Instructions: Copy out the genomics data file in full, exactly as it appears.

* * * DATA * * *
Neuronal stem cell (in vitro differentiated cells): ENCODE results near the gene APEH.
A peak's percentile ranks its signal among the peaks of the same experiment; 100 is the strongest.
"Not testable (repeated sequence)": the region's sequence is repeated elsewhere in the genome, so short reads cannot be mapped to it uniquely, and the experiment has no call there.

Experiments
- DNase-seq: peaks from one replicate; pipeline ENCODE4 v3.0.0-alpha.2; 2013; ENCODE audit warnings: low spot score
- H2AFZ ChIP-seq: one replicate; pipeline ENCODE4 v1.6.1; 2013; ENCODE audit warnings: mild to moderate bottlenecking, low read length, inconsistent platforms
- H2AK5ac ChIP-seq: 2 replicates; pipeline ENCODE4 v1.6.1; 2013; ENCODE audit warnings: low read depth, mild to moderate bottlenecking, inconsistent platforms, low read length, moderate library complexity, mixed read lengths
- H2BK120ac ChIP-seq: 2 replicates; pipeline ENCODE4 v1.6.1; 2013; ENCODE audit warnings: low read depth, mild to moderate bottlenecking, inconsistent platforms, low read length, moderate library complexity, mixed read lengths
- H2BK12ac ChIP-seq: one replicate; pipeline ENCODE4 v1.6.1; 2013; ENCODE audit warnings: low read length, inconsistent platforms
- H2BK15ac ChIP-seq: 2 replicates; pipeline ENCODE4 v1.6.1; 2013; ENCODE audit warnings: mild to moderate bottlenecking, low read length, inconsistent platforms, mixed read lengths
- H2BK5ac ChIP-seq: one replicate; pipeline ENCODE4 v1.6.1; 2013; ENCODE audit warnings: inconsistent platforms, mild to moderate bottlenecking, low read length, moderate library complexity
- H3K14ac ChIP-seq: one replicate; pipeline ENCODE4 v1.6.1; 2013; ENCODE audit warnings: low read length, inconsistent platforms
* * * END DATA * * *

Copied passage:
Neuronal stem cell (in vitro differentiated cells): ENCODE results near the gene APEH.
A peak's percentile ranks its signal among the peaks of the same experiment; 100 is the strongest.
"Not testable (repeated sequence)": the region's sequence is repeated elsewhere in the genome, so short reads cannot be mapped to it uniquely, and the experiment has no call there.

Experiments
- DNase-seq: peaks from one replicate; pipeline ENCODE4 v3.0.0-alpha.2; 2013; ENCODE audit warnings: low spot score
- H2AFZ ChIP-seq: one replicate; pipeline ENCODE4 v1.6.1; 2013; ENCODE audit warnings: mild to moderate bottlenecking, low read length, inconsistent platforms
- H2AK5ac ChIP-seq: 2 replicates; pipeline ENCODE4 v1.6.1; 2013; ENCODE audit warnings: low read depth, mild to moderate bottlenecking, inconsistent platforms, low read length, moderate library complexity, mixed read lengths
- H2BK120ac ChIP-seq: 2 replicates; pipeline ENCODE4 v1.6.1; 2013; ENCODE audit warnings: low read depth, mild to moderate bottlenecking, inconsistent platforms, low read length, moderate library complexity, mixed read lengths
- H2BK12ac ChIP-seq: one replicate; pipeline ENCODE4 v1.6.1; 2013; ENCODE audit warnings: low read length, inconsistent platforms
- H2BK15ac ChIP-seq: 2 replicates; pipeline ENCODE4 v1.6.1; 2013; ENCODE audit warnings: mild to moderate bottlenecking, low read length, inconsistent platforms, mixed read lengths
- H2BK5ac ChIP-seq: one replicate; pipeline ENCODE4 v1.6.1; 2013; ENCODE audit warnings: inconsistent platforms, mild to moderate bottlenecking, low read length, moderate library complexity
- H3K14ac ChIP-seq: one replicate; pipeline ENCODE4 v1.6.1; 2013; ENCODE audit warnings: low read length, inconsistent platforms